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Use Lagrange multipliers to determine the shortest distance from a point $\,x \in R^n\,$ to a plane $\{y\mid b^Ty = c\}.$

I don't even know where to start!

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2 Answers 2

To use Lagrange multipliers, you must write this problem as a constrained minimisation problem. Let $\Vert \cdot \Vert$ be the norm associated to the canonical dot product in $\mathbb{R}^{n}$ and $\mathcal{P} = \lbrace y \in \mathbb{R}^{n}, \, {}^t b y = c \rbrace$. If I'm not mistaken, your problem is :

$$ \min \limits_{y \in \mathcal{P}} \Vert x - y \Vert^{2} $$

which can also be written :

$$ \min \limits_{y \in \mathbb{R}^{n}} \Vert x - y \Vert^{2} \\ \text{s.t.} \, {}^t b y = c $$

Then, you can introduce Lagrange multipliers...

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Assume that you know something about optimization, your described problem then can be rewritten as $${\rm{minimize}} \rho(x,y)=\|x_{n\times 1}-y_{n\times 1}\|\\ {\rm{such\,that}}\,\, b^Ty=c$$ where $\|.\|$ is your preferred distance measure, e.g. euclidean distance.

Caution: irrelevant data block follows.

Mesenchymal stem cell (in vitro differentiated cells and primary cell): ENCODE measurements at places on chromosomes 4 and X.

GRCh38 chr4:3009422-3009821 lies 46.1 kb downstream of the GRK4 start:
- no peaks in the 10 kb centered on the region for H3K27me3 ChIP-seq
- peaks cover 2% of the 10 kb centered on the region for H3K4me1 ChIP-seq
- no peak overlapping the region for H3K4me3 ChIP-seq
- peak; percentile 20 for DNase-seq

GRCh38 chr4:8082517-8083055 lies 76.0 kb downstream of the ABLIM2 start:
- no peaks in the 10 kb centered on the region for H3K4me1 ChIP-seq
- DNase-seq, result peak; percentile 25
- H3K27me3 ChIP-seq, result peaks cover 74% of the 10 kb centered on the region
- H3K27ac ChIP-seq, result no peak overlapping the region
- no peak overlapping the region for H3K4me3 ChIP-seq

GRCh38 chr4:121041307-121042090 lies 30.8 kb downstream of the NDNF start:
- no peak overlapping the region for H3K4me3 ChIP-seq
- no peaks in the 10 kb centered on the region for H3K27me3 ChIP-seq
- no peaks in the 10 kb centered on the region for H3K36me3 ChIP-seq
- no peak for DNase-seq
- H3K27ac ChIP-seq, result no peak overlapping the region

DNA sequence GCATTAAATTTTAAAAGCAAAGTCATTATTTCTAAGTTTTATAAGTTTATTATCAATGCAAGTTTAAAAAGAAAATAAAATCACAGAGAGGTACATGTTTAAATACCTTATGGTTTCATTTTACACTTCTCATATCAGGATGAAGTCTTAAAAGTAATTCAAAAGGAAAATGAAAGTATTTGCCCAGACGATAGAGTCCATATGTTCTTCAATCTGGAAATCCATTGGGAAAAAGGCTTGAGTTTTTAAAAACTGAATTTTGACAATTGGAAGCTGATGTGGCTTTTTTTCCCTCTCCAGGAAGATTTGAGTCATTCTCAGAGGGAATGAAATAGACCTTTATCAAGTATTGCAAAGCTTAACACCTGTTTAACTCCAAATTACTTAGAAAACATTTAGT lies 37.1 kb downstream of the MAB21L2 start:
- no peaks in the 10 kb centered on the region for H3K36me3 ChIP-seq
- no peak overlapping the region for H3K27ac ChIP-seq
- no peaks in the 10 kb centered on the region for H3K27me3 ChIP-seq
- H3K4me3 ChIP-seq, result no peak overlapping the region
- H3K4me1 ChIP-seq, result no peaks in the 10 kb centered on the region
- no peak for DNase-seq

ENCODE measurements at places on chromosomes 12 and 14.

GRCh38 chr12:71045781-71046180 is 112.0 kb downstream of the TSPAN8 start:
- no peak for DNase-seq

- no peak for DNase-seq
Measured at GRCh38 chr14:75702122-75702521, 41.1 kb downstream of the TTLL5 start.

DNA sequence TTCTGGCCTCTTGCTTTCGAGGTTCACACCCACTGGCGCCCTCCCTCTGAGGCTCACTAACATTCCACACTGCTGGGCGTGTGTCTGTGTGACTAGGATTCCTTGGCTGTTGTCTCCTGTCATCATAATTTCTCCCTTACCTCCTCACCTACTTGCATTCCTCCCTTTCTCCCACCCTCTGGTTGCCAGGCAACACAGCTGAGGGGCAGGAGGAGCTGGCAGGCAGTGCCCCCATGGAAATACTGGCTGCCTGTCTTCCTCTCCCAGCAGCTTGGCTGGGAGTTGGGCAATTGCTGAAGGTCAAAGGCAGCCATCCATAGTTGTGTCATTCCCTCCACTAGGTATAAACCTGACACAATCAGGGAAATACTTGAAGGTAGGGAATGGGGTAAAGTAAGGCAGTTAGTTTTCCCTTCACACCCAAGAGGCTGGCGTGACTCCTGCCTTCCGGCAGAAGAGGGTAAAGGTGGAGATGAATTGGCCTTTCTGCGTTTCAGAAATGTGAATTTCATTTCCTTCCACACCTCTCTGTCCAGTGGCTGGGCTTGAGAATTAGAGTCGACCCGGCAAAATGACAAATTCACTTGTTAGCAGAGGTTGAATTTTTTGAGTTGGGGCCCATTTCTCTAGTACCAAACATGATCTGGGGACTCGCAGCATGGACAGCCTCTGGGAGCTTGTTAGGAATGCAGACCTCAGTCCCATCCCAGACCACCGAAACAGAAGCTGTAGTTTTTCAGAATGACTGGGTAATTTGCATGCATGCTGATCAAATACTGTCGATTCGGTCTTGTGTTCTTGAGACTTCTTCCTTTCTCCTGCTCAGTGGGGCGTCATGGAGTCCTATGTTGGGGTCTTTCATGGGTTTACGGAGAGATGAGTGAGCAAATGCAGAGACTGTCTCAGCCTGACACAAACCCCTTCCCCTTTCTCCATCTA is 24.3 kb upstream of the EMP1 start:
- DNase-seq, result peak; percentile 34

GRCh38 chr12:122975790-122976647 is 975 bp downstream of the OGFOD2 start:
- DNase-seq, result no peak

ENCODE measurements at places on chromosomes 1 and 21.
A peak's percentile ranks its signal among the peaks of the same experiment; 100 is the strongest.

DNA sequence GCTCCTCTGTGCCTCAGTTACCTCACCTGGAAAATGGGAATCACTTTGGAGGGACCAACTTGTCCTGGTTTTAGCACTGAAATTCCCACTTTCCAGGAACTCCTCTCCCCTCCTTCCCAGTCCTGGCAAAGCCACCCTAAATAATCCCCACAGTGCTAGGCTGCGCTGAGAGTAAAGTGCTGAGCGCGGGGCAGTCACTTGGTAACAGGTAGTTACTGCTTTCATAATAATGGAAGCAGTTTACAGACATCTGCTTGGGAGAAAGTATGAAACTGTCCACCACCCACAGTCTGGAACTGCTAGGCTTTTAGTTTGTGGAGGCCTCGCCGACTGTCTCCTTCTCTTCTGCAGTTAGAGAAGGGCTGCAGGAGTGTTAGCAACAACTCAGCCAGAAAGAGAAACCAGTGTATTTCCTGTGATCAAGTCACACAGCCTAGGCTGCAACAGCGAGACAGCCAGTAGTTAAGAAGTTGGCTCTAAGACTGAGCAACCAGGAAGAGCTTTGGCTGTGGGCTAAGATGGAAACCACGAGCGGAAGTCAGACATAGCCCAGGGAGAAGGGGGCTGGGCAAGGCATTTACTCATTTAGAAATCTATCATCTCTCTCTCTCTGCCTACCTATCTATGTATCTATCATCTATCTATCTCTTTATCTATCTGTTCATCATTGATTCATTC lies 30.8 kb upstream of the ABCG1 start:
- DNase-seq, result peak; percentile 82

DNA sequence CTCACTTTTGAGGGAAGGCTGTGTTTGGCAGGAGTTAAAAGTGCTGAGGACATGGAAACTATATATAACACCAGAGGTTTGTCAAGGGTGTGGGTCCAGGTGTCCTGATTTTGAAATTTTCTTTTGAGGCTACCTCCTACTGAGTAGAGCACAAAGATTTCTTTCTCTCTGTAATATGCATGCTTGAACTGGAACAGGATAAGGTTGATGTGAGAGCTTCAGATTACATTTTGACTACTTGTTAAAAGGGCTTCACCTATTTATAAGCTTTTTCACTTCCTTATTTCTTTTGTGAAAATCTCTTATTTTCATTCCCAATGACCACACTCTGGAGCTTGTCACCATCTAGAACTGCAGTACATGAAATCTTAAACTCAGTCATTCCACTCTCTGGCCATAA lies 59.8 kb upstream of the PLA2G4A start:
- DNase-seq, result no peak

To solve this optimization problem, then you need the Lagrange Multiplier to encode this constraint $b^Ty=c$ into the original minimization objective function $\rho(x,y)=\|x_{n\times 1}-y_{n\times 1}\|$ and to form a new one as follows $$J(y)= \|x_{n\times 1}-y_{n\times 1}\|+\lambda(b^Ty-c)$$ where $\lambda$ is the Lagrange multiplier.

Suppose $y^*$ is the solution that minimizes $J(y)$ above, i.e. $$y^*=\arg\min_{y\in R^n}J(y)$$ then $\rho(x,y^*)$ tells you the shortest distance from a known point $x$ to the plane.

Note: $y^*$ is dependent on the selected distance measure $\|.\|$. In other words, if you consider a different distance measure, then the resulting $y^*$ is also different. You may see this page for more information about different distance measures (norm in mathematics).

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